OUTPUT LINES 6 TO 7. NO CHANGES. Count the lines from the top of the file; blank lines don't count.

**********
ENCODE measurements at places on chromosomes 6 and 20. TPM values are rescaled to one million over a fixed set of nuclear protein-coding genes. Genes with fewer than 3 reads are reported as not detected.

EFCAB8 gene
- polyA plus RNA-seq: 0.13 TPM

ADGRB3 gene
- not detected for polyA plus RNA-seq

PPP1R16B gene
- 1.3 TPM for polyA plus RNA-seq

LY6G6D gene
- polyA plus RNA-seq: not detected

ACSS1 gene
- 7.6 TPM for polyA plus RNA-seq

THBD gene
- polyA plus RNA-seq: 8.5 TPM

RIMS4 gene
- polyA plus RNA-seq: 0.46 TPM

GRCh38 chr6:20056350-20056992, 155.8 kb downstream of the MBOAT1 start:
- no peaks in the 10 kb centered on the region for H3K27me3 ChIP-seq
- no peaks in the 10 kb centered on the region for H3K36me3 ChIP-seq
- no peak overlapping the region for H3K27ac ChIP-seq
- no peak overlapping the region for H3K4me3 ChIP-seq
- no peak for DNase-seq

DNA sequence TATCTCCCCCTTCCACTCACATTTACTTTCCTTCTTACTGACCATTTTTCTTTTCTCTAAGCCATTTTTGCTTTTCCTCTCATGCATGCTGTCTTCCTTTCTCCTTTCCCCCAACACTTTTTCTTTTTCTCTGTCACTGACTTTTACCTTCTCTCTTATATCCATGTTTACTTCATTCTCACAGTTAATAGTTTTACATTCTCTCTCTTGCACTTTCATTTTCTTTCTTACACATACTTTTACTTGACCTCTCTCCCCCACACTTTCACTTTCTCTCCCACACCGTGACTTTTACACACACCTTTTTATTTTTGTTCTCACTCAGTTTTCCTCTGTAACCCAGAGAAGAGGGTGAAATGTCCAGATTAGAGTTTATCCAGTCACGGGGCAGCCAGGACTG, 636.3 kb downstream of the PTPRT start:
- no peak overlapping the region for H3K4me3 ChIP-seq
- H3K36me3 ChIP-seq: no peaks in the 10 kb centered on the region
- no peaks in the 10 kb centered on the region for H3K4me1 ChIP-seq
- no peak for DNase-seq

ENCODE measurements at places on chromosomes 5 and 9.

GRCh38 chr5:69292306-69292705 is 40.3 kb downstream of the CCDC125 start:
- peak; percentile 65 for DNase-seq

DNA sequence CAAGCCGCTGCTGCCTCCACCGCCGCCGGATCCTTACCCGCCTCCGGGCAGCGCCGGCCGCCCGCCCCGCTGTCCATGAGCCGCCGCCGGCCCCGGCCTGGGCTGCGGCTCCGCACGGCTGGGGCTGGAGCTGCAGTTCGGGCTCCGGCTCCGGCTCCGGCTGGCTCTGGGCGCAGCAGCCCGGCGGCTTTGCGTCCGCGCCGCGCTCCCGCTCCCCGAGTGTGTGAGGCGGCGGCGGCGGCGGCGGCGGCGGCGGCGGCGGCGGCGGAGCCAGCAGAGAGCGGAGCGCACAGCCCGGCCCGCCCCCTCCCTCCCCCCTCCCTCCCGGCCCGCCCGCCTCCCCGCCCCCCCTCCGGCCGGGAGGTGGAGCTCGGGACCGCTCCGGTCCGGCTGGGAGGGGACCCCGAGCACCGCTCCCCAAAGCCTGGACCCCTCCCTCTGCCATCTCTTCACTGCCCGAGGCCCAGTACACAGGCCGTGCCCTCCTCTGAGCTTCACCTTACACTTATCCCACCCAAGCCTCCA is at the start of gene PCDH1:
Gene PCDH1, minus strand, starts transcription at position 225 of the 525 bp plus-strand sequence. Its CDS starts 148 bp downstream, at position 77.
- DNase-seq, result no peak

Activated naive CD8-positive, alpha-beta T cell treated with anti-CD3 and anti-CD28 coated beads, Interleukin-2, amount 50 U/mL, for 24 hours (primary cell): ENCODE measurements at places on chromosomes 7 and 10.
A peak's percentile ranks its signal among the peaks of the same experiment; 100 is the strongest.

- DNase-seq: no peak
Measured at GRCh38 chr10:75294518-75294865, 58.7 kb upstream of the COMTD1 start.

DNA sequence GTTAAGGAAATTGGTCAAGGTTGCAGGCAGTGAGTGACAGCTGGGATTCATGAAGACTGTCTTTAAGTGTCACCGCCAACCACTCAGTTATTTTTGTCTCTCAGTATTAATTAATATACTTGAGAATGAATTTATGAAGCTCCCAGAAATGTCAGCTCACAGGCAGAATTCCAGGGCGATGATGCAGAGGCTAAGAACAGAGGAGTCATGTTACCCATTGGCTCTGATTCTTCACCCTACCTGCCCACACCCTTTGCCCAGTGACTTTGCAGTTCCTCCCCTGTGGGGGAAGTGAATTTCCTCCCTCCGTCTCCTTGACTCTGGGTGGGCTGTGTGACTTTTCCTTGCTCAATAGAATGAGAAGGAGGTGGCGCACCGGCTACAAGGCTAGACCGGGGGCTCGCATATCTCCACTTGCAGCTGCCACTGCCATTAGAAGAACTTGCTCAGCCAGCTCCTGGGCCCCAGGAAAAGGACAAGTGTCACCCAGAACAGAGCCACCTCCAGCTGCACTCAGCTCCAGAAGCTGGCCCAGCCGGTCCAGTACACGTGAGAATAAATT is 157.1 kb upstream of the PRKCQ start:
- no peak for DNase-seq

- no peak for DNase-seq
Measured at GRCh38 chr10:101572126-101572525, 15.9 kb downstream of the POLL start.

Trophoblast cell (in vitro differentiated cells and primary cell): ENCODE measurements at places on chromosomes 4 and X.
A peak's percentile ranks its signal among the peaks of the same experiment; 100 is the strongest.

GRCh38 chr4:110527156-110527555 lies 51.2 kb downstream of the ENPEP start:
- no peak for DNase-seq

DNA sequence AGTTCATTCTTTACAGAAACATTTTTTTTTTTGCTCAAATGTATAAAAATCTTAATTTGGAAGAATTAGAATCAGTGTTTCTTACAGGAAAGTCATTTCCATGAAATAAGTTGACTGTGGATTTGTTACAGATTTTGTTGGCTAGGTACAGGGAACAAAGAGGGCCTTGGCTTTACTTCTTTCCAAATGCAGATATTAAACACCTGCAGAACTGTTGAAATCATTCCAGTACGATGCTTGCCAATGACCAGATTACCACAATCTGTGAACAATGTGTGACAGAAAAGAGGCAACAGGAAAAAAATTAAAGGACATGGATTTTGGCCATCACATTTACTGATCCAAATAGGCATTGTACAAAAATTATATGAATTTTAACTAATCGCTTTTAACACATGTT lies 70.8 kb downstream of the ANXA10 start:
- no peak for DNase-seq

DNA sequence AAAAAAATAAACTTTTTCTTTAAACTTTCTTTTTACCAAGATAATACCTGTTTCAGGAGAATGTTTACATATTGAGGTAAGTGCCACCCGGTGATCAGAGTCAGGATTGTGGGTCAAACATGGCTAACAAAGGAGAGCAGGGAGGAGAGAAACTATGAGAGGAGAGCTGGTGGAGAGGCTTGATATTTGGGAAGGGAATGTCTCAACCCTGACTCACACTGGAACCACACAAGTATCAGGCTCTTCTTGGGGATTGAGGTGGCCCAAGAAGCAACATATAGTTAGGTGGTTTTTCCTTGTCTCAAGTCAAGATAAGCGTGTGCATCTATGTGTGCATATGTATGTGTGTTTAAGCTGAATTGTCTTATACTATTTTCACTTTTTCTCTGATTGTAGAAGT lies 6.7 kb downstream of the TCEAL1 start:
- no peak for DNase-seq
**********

PPP1R16B gene
- 1.3 TPM for polyA plus RNA-seq